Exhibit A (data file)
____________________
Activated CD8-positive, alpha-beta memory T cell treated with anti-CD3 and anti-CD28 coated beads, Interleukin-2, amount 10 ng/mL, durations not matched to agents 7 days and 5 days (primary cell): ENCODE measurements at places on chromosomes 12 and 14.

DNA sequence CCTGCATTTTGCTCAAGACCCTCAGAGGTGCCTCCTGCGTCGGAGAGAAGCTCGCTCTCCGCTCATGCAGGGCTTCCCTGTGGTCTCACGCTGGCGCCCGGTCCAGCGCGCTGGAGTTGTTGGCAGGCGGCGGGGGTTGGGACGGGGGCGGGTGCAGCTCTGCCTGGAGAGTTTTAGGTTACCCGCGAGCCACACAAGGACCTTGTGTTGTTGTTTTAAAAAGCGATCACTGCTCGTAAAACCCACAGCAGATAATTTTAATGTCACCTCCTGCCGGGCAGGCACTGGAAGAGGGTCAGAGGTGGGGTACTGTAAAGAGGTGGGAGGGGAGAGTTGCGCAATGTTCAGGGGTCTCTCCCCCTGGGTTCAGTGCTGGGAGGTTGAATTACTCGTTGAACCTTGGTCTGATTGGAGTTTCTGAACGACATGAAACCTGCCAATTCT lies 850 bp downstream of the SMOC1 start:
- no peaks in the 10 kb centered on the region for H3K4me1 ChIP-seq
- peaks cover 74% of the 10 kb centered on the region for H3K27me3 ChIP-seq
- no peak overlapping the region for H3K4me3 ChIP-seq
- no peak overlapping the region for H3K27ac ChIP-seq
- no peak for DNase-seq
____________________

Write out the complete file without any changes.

Activated CD8-positive, alpha-beta memory T cell treated with anti-CD3 and anti-CD28 coated beads, Interleukin-2, amount 10 ng/mL, durations not matched to agents 7 days and 5 days (primary cell): ENCODE measurements at places on chromosomes 12 and 14.

DNA sequence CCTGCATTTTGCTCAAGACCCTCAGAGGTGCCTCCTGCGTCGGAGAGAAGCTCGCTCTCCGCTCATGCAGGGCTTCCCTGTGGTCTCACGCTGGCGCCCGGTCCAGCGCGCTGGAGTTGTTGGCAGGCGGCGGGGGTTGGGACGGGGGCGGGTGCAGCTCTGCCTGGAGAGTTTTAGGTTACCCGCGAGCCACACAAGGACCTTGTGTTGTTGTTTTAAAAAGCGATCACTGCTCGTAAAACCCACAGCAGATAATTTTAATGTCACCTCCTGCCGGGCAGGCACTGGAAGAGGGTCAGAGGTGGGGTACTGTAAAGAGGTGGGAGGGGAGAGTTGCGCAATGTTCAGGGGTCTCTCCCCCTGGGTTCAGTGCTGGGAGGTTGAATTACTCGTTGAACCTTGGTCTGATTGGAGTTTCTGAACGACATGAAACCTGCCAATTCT lies 850 bp downstream of the SMOC1 start:
- no peaks in the 10 kb centered on the region for H3K4me1 ChIP-seq
- peaks cover 74% of the 10 kb centered on the region for H3K27me3 ChIP-seq
- no peak overlapping the region for H3K4me3 ChIP-seq
- no peak overlapping the region for H3K27ac ChIP-seq
- no peak for DNase-seq